Former Alaska governor and current Trump devotee, Sarah Palin, filed a lawsuit on Tuesday alleging the New York Times defamed her character in publishing an article she claims portrayed her as partially responsible for the 2011 shooting of Democratic Rep. Gabrielle Giffords.
The Times op-ed in question, published on June 14 in response to the shooting of Rep. Steve Scalise, falsely stated that an ad from Palin’s political action committee put “Giffords and 19 other Democrats under stylized cross hairs.” The Times issued a correction the next day stating that the article had mischaracterized the ad (it targets electoral districts, not specific Democratic lawmakers, as the article had previously claimed), and that “no such link was established.”
Nonetheless, Palin—who recently invited Ted Nugent and Kid Rock to dine with her and the President at the White House because “Jesus was booked”—is seeking $75,000 in damages for conduct committed, “knowingly, intentionally, willfully, wantonly and maliciously, with the intent harm Mrs. Palin, or in blatant disregard of the substantial likelihood of causing her harm.”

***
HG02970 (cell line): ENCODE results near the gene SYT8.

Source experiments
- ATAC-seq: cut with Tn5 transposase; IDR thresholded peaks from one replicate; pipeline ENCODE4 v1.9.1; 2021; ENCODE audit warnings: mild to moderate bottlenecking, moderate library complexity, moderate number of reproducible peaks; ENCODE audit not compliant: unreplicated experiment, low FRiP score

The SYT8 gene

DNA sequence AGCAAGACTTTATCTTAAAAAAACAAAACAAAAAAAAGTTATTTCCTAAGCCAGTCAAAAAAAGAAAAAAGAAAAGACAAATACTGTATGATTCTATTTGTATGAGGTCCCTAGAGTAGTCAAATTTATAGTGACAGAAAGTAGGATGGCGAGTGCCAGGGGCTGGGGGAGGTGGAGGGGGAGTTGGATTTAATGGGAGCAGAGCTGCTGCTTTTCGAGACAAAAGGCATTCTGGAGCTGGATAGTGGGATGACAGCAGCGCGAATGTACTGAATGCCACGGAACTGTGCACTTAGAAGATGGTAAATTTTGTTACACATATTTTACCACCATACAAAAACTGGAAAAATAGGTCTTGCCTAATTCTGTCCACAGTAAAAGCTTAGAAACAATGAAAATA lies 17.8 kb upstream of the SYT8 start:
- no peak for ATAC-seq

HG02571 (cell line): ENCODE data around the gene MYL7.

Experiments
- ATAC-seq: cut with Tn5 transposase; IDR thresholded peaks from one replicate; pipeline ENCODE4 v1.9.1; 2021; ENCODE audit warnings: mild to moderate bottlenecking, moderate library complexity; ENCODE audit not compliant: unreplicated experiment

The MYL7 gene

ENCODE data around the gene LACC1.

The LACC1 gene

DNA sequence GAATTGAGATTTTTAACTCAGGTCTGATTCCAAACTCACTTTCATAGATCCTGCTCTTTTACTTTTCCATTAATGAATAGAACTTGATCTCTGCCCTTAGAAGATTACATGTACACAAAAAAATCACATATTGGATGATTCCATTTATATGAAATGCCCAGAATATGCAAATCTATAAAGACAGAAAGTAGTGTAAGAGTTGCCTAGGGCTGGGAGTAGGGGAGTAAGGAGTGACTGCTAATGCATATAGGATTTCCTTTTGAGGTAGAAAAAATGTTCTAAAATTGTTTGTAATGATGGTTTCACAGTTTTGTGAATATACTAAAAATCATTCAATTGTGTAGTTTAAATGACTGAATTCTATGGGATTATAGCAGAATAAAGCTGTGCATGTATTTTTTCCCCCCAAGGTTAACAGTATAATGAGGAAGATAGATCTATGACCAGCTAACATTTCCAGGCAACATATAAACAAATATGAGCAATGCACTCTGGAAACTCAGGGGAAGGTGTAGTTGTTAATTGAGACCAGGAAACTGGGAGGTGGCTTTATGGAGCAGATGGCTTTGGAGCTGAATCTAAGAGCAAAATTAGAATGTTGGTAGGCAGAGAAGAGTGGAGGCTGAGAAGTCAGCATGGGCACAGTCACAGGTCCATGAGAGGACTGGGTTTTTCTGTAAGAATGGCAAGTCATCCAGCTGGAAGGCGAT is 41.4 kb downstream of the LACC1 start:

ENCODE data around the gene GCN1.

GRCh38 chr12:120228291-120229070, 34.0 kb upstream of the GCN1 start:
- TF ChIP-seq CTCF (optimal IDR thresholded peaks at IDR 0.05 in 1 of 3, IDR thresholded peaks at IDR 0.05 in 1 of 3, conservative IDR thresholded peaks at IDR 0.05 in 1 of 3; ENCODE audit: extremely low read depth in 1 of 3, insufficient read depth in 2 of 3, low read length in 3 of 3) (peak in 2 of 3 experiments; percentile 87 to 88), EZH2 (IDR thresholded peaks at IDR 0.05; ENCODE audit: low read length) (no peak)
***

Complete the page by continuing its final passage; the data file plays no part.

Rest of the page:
Palin’s legal counsel told Deadline that the Times had, “repeatedly failed to meaningfully retract or correct its column and apologize to Mrs. Palin for publishing it.” In fact, the Times did meaningfully correct the column and issued an apology on Twitter.
It’s a ridiculous, insulting charge, however—given enough money, time and influence—powerful plaintiffs have been known to run a vital journalistic publication into the ground a time or two.